7 mins read 26 Feb 2020

The Milky Way and the Sausage

In the early days of the Milky Way’s history, a galactic collision took place that resulted in a sausage-like structure. We know this, thanks to a single, wobbly star.

Where did our Galaxy come from? Over the last half a century, astronomers have realised that our Milky Way was seeded in the initial instants of the universe and has grown over the action of gravity ever since. Recent observations of a single star, one that is visible to the naked eye, has dated one of the most prominent events of accretion, known as the Gaia-Enceladus-Sausage, to the early life of the Milky Way.

Large galaxies like ours grow over cosmic time, accreting smaller galaxies that get torn apart due to Milky Way’s tidal forces. The Sagittarius Dwarf galaxy, discovered in the early 1990s, is a relatively recent accretion, has had many of its stars stripped away into immense tidal tails that circle the Milky Way. And it appears that the Magellanic Clouds will eventually share a similar fate.

As they become completely disrupted, older accretion events are harder to spot, with no distinguishing galaxy remaining in the sky. However, these ancient signatures can be found if you can chart out stellar velocities, as individual accretions can appear as clumps in “phase-space”, the combination of the distribution of stars through space and their speeds. These accretions can also mess up the stars in the Milky Way disk, leaving their own scars in phase-space.

The Milky Way’s Local Neighbourhood

Caption: Diagram of the Local Group of galaxies, relative to the Milky Way. Credit: Andrew Z. Colvin.

The Milky Way Galaxy forms part of a Local Group of galaxies within about a 10-million light-year diameter. The cluster features about 54 galaxies all of which are centred around two major clusters - the first with the Milky Way and its surrounding satellite galaxies, and the other around the Andromeda Galaxy - some 2.5 million light-years away.

Both the Milky Way and Andromeda are large spiral galaxies, where most of the other galaxies in the Local Group are smaller dwarf galaxies (there is another spiral, albeit much smaller, known as the Triangulum Galaxy). 

The Milky Way cluster of galaxies and Andromeda cluster of galaxies are racing towards each other at approximately 440,000 km/h, due to their mutual gravitation, with the two heavyweights set to collide in about 4.5 billion years from now. When this occurs, both galaxies will forever be disturbed, warped and changed. Whilst this collision of billions of stars might sound like there will be violent crashing of stellar objects, the space between the stars in both galaxies is so big, that no two stars will “collide”. It’s a different story for the gas and supermassive black hole in both galaxies, though - where more interactivity will occur during the collision of these objects.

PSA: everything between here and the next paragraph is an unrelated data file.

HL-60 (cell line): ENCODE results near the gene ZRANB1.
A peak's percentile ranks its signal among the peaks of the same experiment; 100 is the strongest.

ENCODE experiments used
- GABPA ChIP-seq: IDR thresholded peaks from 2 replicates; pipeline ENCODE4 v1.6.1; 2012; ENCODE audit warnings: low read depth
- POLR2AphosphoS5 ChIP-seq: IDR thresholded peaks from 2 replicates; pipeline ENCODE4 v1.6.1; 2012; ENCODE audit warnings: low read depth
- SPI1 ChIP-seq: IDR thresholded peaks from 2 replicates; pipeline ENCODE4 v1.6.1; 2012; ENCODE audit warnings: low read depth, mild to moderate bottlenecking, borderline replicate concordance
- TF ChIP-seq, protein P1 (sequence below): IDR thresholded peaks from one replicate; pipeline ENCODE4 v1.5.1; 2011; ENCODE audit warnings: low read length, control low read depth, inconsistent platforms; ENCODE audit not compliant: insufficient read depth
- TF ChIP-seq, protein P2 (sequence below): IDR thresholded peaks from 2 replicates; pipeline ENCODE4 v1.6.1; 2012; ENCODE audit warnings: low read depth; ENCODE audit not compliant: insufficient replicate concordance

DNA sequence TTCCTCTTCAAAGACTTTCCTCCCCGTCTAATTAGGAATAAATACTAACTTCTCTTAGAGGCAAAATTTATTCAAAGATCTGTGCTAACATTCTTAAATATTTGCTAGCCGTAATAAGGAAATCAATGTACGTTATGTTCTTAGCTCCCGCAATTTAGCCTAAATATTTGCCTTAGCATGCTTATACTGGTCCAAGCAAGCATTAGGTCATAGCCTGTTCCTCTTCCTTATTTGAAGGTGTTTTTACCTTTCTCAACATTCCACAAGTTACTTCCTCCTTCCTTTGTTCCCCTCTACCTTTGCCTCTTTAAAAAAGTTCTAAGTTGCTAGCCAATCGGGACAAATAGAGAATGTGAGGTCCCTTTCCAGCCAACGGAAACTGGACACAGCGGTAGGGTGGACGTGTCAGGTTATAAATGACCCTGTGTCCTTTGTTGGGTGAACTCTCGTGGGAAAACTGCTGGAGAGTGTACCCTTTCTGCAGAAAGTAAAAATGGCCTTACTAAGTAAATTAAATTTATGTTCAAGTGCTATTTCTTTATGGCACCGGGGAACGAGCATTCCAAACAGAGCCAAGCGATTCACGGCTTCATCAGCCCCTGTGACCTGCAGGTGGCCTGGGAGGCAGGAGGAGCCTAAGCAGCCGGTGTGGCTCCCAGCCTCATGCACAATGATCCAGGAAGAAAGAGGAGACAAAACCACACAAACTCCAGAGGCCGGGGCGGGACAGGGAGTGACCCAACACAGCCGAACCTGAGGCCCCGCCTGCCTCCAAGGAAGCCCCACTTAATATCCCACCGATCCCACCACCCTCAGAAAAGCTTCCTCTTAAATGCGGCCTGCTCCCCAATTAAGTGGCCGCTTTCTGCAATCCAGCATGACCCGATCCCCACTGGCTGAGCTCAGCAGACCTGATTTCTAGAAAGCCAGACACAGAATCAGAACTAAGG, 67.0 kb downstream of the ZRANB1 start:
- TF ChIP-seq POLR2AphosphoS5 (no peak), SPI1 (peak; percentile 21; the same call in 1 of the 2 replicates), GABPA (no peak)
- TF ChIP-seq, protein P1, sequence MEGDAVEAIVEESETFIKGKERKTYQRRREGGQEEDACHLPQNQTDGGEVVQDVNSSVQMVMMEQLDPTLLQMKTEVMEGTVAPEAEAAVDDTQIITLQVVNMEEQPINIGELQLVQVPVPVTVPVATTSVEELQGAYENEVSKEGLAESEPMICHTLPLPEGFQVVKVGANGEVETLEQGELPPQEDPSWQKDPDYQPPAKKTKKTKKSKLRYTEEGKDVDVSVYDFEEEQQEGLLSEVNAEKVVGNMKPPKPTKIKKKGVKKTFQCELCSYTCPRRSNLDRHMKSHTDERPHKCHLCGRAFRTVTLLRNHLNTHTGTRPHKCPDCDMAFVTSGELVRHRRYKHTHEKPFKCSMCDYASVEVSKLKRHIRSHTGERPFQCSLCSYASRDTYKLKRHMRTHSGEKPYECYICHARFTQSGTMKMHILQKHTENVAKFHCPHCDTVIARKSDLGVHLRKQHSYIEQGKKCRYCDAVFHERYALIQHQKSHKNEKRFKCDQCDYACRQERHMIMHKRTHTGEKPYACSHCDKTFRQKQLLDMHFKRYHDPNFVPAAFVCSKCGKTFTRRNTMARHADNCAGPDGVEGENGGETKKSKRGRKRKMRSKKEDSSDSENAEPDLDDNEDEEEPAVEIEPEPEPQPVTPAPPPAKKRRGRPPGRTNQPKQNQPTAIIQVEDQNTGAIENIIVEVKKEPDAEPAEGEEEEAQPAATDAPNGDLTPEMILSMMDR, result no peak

Instead, the interaction between both galaxies will cause the velocity of stars to radically change - in some cases, some stars will be ejected entirely from both galaxies. In other cases, the star will take on new speed and direction, from its original orbit.

The GAIA Mission

Artist illustration of the GAIA Spacecraft. Credit: NASA.

Launched in 2013 by the European Space Agency (ESA), the goals of the GAIA space-observatory is to measure the distances, positions, and motion of the Milky Way’s stars. Over the course of its mission - expected to last until 2022, GAIA will observe each of its targets (a collection of stars, comets, planets, asteroids, etc.) approximately 70 times - collecting data about objects in unprecedented precision. 

So far, the mission has released two data packages, DR1 which covered the first 14-months of the mission through to September 2015, and DR2, which spanned July 2014  through to May 2016, unleashing a range of new discoveries, such as:

  • Precise description of the highly elliptical orbital motion of the Sculptor Dwarf Galaxy with respect to the Milky Way
  • Discovery and catalogue of 20 hyper-velocity stars in the Milky Way
  • The discovery of a new galaxy, known as Antila 2 - which is roughly the size of our neighbouring Large Magellanic Cloud Galaxy, only many times fainter